Disney WOW color calibration issues. - AVS Forum
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post #1 of 14 Old 06-14-2013, 03:44 PM - Thread Starter
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I have having trouble getting the color calibrated using the Disney WOW disc. the furthest left and right bars I cannot get to match without turning color all the way up and when I do Blue looks crazy strong.. any advice?

Its a sharp aquos lc40-lx1
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post #2 of 14 Old 06-15-2013, 05:52 PM
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Setting colors using a blue filter almost never works... it is beginning to be stupid to even suggest using a blue filter to set color and tint controls. When I use a color filter to set color and tint controls, I get bad results 95% of the time (uding color filters from different test/setup discs).

The instructions you have probably say something like: If the results you get when using the color filter do not look perfect, make additional adjustments to the controls until the images look normal. So if you use the filter and correct errors caused by the filter using your eyes... why bother using the filter? Since the filter method fails 95% of the time, it really is a pretty worthless means of setting color and tint.

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post #3 of 14 Old 06-16-2013, 02:34 AM
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Blue only mode only works with pro monitors. It comes very much spot on to my spectro readings.

So, unless you have a colour grading monitor you can forget blue mode for accuracy.
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post #4 of 14 Old 06-16-2013, 02:39 AM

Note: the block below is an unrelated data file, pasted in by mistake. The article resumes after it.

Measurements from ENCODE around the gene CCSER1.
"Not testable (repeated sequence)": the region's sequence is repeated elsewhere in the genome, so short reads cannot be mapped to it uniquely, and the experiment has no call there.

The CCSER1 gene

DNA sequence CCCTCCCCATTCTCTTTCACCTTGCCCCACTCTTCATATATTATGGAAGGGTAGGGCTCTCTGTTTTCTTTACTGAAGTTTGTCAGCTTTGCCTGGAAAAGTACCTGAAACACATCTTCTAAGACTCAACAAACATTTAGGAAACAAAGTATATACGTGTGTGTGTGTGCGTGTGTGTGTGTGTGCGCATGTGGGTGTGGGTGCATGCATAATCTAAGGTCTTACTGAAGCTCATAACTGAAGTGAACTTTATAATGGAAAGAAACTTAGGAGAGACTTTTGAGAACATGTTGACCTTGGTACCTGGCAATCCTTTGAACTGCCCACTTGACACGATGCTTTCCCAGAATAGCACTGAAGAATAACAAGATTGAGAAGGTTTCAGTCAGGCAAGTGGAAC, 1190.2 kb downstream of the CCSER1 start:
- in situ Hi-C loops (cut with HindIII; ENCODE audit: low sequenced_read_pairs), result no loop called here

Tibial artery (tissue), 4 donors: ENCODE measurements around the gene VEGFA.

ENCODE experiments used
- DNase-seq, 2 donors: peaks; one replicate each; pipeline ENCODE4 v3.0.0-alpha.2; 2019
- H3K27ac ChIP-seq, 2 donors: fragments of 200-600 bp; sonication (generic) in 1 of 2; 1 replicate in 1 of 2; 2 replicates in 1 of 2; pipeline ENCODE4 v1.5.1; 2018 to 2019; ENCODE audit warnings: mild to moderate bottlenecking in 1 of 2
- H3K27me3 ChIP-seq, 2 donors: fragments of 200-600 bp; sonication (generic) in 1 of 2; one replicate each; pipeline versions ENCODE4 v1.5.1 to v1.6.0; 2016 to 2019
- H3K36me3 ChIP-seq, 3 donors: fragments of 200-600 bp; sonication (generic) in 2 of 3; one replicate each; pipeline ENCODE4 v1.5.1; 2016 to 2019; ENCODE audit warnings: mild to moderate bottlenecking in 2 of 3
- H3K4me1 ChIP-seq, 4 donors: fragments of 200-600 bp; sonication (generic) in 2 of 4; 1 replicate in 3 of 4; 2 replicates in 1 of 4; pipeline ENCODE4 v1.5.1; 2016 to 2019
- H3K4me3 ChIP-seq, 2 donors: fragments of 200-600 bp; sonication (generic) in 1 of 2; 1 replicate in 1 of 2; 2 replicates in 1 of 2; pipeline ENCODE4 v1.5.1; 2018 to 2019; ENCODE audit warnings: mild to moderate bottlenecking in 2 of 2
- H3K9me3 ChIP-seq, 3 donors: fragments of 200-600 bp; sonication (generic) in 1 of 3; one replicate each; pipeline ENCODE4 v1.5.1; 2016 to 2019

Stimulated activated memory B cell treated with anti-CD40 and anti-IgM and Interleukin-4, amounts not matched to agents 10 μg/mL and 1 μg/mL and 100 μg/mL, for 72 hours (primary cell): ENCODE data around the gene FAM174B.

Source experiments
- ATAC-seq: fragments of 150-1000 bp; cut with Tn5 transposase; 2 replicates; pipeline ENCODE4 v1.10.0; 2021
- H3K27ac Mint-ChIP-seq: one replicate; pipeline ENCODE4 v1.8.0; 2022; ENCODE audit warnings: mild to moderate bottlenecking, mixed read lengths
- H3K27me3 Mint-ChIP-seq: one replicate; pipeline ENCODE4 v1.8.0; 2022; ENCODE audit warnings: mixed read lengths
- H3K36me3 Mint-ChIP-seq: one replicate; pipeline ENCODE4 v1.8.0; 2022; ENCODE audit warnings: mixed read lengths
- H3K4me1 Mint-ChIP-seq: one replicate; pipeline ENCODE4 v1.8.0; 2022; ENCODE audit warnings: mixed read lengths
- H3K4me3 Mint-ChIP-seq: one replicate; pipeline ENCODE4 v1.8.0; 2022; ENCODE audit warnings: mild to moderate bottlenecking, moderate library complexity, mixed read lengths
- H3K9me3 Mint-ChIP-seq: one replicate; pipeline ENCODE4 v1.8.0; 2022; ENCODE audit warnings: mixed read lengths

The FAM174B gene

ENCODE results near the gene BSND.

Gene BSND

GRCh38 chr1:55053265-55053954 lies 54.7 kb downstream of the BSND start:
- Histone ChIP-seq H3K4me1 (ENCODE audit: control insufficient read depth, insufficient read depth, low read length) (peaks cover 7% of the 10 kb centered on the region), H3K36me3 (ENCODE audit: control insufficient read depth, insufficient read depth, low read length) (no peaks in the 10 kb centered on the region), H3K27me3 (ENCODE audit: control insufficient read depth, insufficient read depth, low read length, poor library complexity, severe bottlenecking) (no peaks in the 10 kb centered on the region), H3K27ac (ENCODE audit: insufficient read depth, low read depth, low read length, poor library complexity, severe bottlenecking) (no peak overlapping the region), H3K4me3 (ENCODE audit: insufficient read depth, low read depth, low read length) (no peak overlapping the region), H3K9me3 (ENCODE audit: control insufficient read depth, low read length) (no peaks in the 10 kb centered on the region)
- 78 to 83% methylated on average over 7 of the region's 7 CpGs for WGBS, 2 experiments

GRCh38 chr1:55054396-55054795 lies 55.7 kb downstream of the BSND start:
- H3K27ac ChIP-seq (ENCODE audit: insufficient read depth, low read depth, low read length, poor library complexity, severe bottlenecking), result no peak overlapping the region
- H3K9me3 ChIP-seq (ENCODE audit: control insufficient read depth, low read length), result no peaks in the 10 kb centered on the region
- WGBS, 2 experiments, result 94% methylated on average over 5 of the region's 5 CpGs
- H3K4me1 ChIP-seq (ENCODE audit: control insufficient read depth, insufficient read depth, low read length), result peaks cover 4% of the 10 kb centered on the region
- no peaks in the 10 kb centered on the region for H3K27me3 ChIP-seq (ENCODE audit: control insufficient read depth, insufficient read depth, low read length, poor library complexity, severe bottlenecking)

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It would be nice if we could distinguish between "blue filter method" and "primary isolation method," the mechanics of these "methods" are the same, the only difference is that one "method" of isolation is far more effective than the other. IOW, the underlying "method" is sound, it's the execution that's bad.

Then again, Sharps are like a box of choc oh luts, you never know exactly what you're going to get. wink.gif

PS: "Primary isolation" is only useful for setting color *decoding* ... and having accurate color *decoding* doesn't necessarily get you accurate REC709 colors. This is why we have CMS's and Spectro's and 3D LUTs to bypass all of the shoulda, coulda, woulda theory and go directly to the the "correct" answers.
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post #5 of 14 Old 06-16-2013, 11:05 AM
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PPS: At this point, it should be worth mentioning that in the HDMI delivered, "fully" digital world, in which we find ourselves, the traditional "Color" and "Tint" controls are useless vestigial appendages ... or *should* be. Numbers are Numbers ... they don't have voltages or phases that need to be adjusted. wink.gif
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post #6 of 14 Old 06-17-2013, 09:08 PM - Thread Starter
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So how do you adjust color if the blue filter doesn't work? Just sit there playing with the controls until the picture looks good?
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post #7 of 14 Old 06-18-2013, 01:05 AM
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Quote:
Originally Posted by sealteamz6 View Post

So how do you adjust color if the blue filter doesn't work? Just sit there playing with the controls until the picture looks good?

Unless the display has a built in "blue mode," I would be tempted to just leave color/tint at the default positions.

If that's not satisfactory, in times past, one might have have turned up the color control to match the white/blue bars, then set the tint control, then backed the color control down until the picture "looked right" (as in not over cooked.)
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post #8 of 14 Old 06-18-2013, 02:32 PM
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Even if the display has a built-in "blue only mode" (no filter needed), it will only work if the blue primary is accurate, so even if there is a "blue-only" mode, your final adjustment is still "by eye" with all 3 colors working.

Yes, if the blue filter method fails, you just view content and tweak color and tint until everything looks about right. You can't use crap sources though... Blu-ray movies, decent ones they spent some money on to get the technical things correct are best.